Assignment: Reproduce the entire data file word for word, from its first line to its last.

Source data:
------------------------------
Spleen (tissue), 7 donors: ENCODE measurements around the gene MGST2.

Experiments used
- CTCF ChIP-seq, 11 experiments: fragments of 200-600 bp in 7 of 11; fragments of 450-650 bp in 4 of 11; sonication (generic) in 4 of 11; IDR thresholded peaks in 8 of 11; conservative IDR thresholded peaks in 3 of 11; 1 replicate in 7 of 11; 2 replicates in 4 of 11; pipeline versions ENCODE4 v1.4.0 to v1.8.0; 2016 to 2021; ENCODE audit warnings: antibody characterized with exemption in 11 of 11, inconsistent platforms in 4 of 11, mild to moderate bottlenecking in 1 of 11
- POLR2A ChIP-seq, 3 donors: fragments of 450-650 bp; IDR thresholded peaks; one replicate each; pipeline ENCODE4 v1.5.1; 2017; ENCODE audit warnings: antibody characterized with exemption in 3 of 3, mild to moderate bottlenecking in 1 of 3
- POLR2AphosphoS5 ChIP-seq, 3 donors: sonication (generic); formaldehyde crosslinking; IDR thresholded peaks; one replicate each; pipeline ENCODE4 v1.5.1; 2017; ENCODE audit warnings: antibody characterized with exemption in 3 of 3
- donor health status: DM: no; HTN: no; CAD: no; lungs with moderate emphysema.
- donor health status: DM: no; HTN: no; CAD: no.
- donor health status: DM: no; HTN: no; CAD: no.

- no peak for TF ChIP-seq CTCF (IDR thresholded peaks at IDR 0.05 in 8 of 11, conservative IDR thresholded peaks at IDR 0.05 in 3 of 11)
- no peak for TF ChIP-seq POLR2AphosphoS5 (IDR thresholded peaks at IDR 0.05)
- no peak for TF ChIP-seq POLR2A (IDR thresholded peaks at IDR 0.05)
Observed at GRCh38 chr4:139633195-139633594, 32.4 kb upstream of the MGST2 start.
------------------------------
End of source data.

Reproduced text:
Spleen (tissue), 7 donors: ENCODE measurements around the gene MGST2.

Experiments used
- CTCF ChIP-seq, 11 experiments: fragments of 200-600 bp in 7 of 11; fragments of 450-650 bp in 4 of 11; sonication (generic) in 4 of 11; IDR thresholded peaks in 8 of 11; conservative IDR thresholded peaks in 3 of 11; 1 replicate in 7 of 11; 2 replicates in 4 of 11; pipeline versions ENCODE4 v1.4.0 to v1.8.0; 2016 to 2021; ENCODE audit warnings: antibody characterized with exemption in 11 of 11, inconsistent platforms in 4 of 11, mild to moderate bottlenecking in 1 of 11
- POLR2A ChIP-seq, 3 donors: fragments of 450-650 bp; IDR thresholded peaks; one replicate each; pipeline ENCODE4 v1.5.1; 2017; ENCODE audit warnings: antibody characterized with exemption in 3 of 3, mild to moderate bottlenecking in 1 of 3
- POLR2AphosphoS5 ChIP-seq, 3 donors: sonication (generic); formaldehyde crosslinking; IDR thresholded peaks; one replicate each; pipeline ENCODE4 v1.5.1; 2017; ENCODE audit warnings: antibody characterized with exemption in 3 of 3
- donor health status: DM: no; HTN: no; CAD: no; lungs with moderate emphysema.
- donor health status: DM: no; HTN: no; CAD: no.
- donor health status: DM: no; HTN: no; CAD: no.

- no peak for TF ChIP-seq CTCF (IDR thresholded peaks at IDR 0.05 in 8 of 11, conservative IDR thresholded peaks at IDR 0.05 in 3 of 11)
- no peak for TF ChIP-seq POLR2AphosphoS5 (IDR thresholded peaks at IDR 0.05)
- no peak for TF ChIP-seq POLR2A (IDR thresholded peaks at IDR 0.05)
Observed at GRCh38 chr4:139633195-139633594, 32.4 kb upstream of the MGST2 start.